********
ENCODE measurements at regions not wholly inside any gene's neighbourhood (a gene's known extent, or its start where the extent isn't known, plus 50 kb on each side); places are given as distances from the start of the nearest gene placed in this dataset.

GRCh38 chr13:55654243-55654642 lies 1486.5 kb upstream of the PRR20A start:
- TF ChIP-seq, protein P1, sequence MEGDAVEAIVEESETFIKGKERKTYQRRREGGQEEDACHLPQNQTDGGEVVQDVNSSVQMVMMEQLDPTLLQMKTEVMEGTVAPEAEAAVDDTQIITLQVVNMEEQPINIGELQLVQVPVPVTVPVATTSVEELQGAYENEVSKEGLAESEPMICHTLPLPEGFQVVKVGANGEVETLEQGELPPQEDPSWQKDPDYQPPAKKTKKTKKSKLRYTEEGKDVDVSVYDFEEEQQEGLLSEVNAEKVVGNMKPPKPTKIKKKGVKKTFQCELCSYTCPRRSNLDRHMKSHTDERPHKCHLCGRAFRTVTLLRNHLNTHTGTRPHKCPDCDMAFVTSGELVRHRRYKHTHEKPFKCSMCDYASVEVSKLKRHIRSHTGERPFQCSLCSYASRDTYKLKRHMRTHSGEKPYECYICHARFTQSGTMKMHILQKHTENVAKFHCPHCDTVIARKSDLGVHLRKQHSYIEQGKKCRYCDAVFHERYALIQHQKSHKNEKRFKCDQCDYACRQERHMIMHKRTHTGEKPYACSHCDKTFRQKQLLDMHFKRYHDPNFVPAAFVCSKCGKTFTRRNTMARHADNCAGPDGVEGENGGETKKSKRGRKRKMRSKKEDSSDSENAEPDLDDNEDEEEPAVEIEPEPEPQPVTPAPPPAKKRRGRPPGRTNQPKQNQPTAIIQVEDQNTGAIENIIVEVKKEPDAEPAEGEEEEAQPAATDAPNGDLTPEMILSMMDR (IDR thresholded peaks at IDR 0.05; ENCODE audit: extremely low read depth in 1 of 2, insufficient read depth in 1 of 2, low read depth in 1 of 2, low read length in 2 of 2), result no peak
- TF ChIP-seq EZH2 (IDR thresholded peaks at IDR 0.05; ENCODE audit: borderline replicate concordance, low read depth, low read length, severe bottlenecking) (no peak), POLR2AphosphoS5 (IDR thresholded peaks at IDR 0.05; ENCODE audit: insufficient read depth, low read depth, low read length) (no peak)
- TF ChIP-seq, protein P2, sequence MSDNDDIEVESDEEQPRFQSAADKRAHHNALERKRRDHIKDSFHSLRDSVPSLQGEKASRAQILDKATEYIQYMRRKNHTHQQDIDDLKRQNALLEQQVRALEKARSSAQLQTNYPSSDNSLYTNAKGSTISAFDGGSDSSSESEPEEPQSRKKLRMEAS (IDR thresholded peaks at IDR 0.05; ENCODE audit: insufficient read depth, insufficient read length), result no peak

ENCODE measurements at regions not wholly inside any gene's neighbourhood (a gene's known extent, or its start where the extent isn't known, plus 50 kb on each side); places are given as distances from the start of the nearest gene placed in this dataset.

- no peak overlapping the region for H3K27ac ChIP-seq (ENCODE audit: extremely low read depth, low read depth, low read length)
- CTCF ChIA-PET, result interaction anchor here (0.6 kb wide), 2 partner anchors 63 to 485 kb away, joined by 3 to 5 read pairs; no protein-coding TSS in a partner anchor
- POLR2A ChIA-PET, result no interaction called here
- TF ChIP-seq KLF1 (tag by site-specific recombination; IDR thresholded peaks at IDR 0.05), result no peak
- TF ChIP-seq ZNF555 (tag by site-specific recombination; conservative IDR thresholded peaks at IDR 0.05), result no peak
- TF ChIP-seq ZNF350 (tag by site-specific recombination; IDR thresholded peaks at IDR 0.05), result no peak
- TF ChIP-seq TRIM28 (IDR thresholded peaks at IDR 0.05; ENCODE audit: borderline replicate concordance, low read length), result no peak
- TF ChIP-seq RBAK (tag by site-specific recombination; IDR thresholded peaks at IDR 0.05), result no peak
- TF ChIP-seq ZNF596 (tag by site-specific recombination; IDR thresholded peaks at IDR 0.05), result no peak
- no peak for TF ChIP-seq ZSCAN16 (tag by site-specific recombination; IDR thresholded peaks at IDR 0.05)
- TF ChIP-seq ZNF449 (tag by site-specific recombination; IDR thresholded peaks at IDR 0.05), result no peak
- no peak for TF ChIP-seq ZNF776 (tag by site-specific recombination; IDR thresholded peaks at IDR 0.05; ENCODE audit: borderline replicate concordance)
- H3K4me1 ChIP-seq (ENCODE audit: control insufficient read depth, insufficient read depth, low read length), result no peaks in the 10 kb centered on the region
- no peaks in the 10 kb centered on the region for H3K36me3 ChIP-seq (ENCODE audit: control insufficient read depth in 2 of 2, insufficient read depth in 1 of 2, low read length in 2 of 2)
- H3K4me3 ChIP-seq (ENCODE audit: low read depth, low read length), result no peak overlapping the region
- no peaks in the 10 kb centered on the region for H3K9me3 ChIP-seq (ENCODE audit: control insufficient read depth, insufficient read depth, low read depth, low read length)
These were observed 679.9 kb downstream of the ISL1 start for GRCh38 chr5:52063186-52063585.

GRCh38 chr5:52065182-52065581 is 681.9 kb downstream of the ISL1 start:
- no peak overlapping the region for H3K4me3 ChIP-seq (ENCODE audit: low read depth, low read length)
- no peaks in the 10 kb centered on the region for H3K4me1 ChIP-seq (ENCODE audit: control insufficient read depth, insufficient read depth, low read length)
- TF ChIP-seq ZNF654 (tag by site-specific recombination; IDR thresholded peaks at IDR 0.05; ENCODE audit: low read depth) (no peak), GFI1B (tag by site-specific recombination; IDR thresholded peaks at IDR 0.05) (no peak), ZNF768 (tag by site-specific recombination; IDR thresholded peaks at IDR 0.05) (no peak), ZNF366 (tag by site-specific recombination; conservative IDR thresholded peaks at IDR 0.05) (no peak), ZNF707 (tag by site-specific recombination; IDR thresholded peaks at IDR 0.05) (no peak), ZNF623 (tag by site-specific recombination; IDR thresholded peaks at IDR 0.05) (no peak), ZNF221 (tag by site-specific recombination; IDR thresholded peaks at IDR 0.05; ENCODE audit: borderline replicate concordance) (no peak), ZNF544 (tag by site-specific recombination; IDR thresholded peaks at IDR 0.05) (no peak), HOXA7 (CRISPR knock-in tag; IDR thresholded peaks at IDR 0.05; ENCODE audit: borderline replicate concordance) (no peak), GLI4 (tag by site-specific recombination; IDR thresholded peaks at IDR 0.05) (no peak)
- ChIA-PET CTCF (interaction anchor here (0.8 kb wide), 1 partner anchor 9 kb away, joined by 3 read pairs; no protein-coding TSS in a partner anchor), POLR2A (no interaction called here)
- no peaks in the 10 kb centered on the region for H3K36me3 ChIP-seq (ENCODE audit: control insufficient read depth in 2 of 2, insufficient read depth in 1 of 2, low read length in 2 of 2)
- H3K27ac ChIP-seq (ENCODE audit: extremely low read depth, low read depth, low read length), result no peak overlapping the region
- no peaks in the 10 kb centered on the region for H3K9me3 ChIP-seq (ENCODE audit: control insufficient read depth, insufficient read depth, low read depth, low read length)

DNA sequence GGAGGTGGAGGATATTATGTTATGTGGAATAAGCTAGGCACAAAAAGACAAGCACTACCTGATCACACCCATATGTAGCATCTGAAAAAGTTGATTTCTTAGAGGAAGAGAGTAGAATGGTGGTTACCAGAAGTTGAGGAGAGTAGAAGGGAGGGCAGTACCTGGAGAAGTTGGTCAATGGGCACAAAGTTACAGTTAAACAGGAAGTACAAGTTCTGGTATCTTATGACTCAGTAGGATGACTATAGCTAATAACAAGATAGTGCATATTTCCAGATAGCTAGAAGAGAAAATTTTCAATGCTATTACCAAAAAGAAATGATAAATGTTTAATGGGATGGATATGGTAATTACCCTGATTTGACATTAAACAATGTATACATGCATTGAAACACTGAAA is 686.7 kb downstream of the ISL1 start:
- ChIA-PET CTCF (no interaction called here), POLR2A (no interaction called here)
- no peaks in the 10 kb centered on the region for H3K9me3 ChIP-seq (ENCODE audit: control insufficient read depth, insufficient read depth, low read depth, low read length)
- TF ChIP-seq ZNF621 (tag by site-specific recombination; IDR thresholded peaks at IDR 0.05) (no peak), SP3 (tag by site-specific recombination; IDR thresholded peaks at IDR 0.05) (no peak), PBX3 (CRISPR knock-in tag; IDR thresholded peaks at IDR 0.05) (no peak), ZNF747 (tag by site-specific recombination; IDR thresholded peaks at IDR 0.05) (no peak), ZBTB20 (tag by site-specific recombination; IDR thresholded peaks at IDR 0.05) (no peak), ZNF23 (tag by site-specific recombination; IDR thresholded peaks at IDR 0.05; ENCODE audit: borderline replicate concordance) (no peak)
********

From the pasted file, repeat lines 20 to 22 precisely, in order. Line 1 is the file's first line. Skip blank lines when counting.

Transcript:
- no peaks in the 10 kb centered on the region for H3K36me3 ChIP-seq (ENCODE audit: control insufficient read depth in 2 of 2, insufficient read depth in 1 of 2, low read length in 2 of 2)
- H3K4me3 ChIP-seq (ENCODE audit: low read depth, low read length), result no peak overlapping the region
- no peaks in the 10 kb centered on the region for H3K9me3 ChIP-seq (ENCODE audit: control insufficient read depth, insufficient read depth, low read depth, low read length)